“And the third branch of the organization is the Ankhasta Natural Healing. And that is the network of traditional healers and priests throughout Afrika, mainly West Afrika, who are preserving and protecting the traditional medicinal knowledge and making those recipes available to the Diaspora, who are suffering in our hell, because we’ve been educated by the destroyer.
“So, this organization is split into three branches but even beyond that we do a lot of work. … But one of the things we do that I do want to mention is, every year we take a trip home, so that what we teach the students in the class, what we’re telling the Diaspora – that this culture is still existing, that this culture is still your legacy to be reclaimed, your legacy to awaken in yourself – we take you into the culture so that you can see for yourself, because we don’t believe in belief. You have to know. You have to study. Whatever beliefs you have about the way the earth functions, that’s fine, that’s your business … but at some point, if you want to recover, you have to be educated. You have to hold that belief loose enough that if common sense tells you that just doesn’t fit anymore, you have to be able to evolve.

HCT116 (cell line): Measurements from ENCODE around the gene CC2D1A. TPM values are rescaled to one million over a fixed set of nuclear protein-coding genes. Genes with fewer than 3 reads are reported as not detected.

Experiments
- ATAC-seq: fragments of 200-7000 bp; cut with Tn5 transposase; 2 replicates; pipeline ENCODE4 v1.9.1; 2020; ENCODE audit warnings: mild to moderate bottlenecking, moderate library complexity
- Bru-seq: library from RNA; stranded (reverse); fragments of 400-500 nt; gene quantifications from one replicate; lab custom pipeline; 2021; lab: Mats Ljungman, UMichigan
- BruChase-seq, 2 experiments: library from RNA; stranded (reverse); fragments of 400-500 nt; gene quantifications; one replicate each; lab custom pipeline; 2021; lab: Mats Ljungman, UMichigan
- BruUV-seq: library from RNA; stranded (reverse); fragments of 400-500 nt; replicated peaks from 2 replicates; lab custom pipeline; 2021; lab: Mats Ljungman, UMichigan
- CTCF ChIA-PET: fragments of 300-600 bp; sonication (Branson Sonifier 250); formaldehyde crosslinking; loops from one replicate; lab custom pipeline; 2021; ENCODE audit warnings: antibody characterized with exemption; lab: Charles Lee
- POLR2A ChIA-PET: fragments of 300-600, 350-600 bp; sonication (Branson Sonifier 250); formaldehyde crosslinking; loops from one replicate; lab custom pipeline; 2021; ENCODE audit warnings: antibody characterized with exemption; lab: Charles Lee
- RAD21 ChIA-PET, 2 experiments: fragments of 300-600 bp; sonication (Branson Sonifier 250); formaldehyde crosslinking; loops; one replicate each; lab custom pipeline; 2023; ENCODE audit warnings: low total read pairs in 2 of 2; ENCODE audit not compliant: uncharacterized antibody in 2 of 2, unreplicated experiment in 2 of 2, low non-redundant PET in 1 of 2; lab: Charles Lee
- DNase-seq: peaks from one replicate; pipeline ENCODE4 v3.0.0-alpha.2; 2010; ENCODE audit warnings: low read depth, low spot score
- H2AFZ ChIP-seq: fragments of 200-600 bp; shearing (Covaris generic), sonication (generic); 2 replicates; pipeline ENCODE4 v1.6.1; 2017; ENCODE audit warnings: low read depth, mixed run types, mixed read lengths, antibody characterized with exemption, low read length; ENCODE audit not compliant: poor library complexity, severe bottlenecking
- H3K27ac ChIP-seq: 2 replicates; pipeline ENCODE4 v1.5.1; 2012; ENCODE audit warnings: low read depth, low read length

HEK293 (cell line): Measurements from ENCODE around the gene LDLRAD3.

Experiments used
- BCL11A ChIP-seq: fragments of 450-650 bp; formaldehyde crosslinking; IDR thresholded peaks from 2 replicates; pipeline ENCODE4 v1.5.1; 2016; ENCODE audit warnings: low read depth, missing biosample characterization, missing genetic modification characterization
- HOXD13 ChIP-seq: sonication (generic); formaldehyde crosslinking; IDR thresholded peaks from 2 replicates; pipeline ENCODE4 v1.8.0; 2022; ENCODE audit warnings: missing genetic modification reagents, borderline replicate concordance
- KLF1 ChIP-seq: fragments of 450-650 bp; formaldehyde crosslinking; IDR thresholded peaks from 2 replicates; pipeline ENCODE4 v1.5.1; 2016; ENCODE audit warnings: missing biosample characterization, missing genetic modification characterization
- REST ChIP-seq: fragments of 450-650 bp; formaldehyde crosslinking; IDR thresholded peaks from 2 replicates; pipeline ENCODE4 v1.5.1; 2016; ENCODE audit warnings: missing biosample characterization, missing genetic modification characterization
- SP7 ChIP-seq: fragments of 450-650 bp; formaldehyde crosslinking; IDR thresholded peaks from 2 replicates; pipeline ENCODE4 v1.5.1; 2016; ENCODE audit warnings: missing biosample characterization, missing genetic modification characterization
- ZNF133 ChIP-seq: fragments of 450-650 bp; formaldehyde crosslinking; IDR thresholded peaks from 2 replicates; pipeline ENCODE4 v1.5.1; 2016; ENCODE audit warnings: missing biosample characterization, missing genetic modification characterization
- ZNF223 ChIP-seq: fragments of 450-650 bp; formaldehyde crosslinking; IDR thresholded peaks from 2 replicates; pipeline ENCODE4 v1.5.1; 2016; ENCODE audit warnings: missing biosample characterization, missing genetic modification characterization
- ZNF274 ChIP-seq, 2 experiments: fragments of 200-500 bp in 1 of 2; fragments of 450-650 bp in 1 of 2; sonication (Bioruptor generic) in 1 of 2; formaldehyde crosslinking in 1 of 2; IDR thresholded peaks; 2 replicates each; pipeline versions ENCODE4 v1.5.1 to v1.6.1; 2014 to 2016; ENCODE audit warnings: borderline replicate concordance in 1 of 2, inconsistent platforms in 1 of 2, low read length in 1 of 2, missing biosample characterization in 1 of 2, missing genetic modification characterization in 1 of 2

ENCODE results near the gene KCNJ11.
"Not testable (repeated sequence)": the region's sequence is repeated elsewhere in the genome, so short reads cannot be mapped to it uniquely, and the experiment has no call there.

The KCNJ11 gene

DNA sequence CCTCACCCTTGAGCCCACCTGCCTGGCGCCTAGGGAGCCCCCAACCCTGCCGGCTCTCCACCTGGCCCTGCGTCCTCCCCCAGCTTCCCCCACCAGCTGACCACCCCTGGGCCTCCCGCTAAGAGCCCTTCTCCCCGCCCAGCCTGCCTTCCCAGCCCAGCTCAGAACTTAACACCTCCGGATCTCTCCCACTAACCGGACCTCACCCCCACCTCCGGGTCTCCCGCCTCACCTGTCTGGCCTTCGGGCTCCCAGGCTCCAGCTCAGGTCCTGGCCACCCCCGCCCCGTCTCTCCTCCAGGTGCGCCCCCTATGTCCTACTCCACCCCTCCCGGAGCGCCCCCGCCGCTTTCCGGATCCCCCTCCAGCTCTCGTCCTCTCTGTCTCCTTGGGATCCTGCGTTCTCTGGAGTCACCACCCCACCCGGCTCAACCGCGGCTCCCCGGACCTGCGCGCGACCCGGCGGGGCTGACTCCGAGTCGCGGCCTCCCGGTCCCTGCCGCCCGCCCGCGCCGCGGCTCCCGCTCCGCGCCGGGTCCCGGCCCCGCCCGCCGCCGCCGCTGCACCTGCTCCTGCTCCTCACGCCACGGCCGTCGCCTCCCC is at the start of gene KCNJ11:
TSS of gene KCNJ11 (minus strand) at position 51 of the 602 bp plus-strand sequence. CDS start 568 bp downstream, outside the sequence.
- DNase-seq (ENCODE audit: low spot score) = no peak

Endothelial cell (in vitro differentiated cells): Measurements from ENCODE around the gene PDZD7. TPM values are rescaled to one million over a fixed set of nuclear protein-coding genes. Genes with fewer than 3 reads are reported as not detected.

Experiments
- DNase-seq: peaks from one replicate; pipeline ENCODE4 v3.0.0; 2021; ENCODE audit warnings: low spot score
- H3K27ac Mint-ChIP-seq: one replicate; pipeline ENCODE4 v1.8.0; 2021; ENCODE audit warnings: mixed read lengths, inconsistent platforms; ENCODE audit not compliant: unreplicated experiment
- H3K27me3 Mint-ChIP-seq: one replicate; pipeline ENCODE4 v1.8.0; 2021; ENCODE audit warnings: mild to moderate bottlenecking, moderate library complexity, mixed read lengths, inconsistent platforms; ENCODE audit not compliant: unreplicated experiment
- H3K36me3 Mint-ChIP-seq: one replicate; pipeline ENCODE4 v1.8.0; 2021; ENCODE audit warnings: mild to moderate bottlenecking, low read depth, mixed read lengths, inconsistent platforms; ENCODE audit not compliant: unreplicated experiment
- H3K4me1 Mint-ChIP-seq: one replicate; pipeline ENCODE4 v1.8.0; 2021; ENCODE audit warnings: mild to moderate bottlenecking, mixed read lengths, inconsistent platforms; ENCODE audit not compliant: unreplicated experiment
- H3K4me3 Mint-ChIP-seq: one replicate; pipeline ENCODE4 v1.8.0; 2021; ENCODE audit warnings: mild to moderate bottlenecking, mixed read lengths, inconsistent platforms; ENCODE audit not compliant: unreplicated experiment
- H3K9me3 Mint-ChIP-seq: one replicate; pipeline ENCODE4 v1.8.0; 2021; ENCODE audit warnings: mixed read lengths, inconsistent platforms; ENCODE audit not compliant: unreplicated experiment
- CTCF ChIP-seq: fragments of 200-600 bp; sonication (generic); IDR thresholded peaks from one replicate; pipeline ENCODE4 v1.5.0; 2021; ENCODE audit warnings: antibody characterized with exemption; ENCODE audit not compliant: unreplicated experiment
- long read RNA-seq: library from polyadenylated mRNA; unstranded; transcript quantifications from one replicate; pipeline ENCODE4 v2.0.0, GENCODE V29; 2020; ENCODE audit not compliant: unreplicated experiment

“So once a year, we take our students, we take friends, we take guests on a spiritual pilgrimage to go into the culture. The last pilgrimage we took, the royalty in the city called Sia, which is in the western part of Burkina Faso, one of the kings there said ‘Please, take this message to the Diaspora. Let them know, the way that we live, they see us living in huts, they see us living in dirty clothes, they see us living with nature, that’s a choice. We don’t want to live in the machine. We don’t want to live and be a part of the destruction. We’d rather live and stay next to nature and stay next to the Divine. Let them know that’s a choice. But also let them know that everything they saw from the past, nothing has been lost, and it’s here if they’re willing to come and get it.’